So, Zappa's point was about aesthetics. Zappa believed that people ought to learn how to appreciate art, and history, and music, and pretty much everything else by taking the long view. For Zappa, it made a lot of sense to tout the likes of Beethoven as the greatest composers of music of all time. Their work represents the culmination of hundreds if not thousands of years of musical development. The great composers were worth taking pride in, because they truly represented the evolution of music as art. When we compare that to the latest top 40 thing by... oh, let's just choose a name out of a hat and say Imagine Dragons... there is not much of a comparison to be had.

To be clear, Zappa's point wasn't that it's morally wrong to enjoy Imagine Dragons. His point was that the American culture and education system such as it is leaves people completely unequipped to make informed artistic decisions about what is artistic and what isn't. Instead, the mere suggestion that Beethoven might actually be superior to Imagine Dragons elicits social media vitriol: music is subjective, and what's wrong with liking Imagine Dragons? and I'd much rather listen to pop radio than some dumb orchestra.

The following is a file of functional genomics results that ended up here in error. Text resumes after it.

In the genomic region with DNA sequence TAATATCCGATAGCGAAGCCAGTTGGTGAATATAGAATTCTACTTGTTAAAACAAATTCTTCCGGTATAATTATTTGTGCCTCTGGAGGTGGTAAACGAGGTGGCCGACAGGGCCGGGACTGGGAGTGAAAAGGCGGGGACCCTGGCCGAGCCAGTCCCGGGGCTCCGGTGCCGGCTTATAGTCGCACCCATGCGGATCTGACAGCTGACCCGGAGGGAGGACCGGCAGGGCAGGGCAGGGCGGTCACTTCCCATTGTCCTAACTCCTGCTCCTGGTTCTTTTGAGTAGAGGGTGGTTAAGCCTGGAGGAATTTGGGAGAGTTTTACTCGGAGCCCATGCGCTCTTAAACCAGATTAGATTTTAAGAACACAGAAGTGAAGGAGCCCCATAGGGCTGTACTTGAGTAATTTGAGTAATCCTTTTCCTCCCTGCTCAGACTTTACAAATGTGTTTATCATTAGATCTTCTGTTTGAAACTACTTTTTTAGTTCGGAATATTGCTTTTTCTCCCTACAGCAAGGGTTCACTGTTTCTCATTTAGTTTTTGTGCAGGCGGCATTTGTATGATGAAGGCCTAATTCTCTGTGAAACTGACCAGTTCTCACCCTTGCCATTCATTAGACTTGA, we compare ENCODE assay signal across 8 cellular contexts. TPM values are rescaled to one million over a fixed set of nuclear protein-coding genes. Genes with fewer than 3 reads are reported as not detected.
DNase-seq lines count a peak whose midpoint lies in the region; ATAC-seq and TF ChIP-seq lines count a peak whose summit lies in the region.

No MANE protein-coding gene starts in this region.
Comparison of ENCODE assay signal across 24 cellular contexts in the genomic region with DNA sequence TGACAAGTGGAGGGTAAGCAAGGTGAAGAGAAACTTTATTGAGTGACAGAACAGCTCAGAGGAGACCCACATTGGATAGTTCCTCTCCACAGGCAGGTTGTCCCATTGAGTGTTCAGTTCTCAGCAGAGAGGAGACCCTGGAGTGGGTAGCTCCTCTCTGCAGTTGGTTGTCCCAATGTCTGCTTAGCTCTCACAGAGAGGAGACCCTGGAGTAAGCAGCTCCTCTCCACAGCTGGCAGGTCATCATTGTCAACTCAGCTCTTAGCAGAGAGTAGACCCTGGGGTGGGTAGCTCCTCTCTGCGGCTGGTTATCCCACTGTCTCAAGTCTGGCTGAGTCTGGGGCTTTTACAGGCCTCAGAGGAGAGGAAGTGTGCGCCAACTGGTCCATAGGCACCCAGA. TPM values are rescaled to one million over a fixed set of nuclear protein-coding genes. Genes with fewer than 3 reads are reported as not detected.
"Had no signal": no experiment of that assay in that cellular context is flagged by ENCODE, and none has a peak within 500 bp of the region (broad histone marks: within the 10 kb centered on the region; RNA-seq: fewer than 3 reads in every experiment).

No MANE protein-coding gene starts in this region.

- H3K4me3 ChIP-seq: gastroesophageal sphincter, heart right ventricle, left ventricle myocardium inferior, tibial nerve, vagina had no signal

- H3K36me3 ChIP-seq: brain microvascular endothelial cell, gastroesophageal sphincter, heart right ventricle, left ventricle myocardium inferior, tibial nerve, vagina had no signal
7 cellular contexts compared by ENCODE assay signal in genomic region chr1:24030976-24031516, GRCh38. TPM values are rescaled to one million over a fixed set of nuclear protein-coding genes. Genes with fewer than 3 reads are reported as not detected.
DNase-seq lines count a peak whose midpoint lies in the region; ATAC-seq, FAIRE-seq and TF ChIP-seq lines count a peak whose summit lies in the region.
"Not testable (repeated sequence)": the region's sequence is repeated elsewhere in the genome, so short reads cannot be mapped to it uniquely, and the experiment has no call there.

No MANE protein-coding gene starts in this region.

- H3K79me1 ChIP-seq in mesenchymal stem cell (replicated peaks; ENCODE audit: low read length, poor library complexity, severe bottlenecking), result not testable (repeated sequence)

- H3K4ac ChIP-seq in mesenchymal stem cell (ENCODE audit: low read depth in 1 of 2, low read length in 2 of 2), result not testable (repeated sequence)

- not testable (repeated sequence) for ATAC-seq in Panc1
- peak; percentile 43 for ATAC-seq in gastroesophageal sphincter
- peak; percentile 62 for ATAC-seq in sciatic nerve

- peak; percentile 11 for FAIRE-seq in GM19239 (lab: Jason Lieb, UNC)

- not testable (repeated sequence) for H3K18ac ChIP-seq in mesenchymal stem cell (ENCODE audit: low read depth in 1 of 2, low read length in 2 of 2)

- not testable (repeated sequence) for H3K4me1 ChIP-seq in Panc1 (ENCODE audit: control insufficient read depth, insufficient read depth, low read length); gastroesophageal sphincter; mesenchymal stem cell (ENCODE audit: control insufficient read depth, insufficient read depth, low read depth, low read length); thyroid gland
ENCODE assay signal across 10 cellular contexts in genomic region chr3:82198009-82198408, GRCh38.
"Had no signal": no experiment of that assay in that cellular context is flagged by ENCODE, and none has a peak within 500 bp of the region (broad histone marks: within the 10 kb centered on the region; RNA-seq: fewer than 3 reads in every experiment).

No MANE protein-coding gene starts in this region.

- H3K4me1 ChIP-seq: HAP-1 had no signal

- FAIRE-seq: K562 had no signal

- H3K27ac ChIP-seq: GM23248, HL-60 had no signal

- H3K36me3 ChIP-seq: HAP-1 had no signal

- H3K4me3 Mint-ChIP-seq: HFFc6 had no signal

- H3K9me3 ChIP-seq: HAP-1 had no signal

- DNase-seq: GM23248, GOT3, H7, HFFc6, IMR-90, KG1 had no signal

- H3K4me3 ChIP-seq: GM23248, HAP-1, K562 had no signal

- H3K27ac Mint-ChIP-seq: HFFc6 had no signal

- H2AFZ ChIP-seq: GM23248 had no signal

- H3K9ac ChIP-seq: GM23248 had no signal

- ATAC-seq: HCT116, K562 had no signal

Suffice it to say that none of these objections defeat Zappa's point.

On a related note, somebody compiled data from Goodreads.com and provided a list of the most beloved and most hated English language classic novels of all time. To my chagrin albeit not to my surprise, Moby Dick, the single greatest novel of all time, a literary accomplishment so profound that most people will never understand the extent of its genius, ranks as one of the most-hated classics. Why?